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United States Department of Agriculture

Agricultural Research Service

Squash: A Decoy to Sidetrack Pests from Melons / December 16, 1996 / News from the USDA Agricultural Research Service

Squash: A Decoy to Sidetrack Pests from Melons

By Jan Suszkiw
December 16, 1996

“Squash ‘em!”--but not literally. That’s the advice of scientists, who showed that squash plants will lure cucumber beetles and squash bugs away from more valuable crops like watermelon and cantaloupe.

The tactic, according to the scientists at the Agricultural Research Service, could be a new way to reduce insecticide sprays on commercial melon crops.

Since squash is the insects’ favorite cucurbit, they will feed on it first. In spring, growers typically spray plant seedlings with insecticide two to three times. But they could use less insecticide by planting one or two rows of squash as a “trap crop” around the field’s perimeter.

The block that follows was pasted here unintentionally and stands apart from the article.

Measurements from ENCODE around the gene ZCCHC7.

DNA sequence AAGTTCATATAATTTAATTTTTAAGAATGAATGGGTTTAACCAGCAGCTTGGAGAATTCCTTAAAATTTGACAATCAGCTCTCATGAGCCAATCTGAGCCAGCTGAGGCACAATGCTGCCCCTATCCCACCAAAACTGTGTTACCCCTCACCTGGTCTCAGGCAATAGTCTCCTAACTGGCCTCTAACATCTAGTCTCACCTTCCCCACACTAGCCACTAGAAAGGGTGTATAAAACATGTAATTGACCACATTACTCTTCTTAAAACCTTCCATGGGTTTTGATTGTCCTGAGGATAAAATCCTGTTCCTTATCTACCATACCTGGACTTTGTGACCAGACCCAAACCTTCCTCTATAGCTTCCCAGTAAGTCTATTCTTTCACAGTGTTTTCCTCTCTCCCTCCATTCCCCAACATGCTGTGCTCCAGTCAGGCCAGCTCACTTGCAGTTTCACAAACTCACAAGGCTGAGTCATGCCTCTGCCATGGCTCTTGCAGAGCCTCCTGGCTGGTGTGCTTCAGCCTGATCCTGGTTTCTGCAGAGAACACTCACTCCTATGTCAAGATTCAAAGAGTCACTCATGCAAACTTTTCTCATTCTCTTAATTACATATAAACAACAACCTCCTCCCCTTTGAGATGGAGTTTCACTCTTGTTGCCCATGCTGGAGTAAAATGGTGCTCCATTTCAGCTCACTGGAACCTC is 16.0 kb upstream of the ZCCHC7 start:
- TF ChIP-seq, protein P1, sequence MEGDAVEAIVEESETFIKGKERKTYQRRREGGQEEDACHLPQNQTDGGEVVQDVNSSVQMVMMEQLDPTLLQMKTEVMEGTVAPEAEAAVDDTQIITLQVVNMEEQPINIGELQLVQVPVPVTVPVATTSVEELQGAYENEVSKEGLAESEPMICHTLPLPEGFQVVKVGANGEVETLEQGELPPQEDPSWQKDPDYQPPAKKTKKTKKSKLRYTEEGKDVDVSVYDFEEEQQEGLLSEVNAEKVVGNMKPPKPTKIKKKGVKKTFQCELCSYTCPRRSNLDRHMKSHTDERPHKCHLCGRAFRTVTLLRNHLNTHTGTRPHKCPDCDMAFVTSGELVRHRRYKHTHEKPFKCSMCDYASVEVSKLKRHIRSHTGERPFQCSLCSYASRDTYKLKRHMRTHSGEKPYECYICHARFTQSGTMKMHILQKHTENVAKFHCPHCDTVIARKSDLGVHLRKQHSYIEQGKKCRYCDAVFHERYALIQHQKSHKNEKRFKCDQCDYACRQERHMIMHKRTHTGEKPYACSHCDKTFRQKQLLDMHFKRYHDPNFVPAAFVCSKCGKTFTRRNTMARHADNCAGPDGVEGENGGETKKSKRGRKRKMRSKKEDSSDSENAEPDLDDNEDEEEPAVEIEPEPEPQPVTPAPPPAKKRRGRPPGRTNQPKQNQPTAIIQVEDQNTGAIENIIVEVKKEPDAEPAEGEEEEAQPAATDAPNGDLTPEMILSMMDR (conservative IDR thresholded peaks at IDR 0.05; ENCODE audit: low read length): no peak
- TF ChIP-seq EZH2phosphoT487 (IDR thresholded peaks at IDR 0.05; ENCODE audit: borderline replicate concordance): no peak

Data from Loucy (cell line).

In experimental watermelon and cantaloupe plots, the tactic lured up to 66 percent of a plot’s total population of the insects. The attraction was fatal for 90 percent of them, because the scientists sprayed insecticide only on the squash perimeter of a plot.

Commercial growers in Texas and Oklahoma are helping the scientists run large-scale field studies. In the Midwest, the approach could also help stop cucumber beetles from spreading a bacterial disease, cucurbit wilt, through the melon patch.

Scientific contact: Sam D. Pair, USDA-ARS Southcentral Agricultural Research Laboratory, Lane, Okla., phone (405) 889-7395.

Last Modified: 4/18/2014
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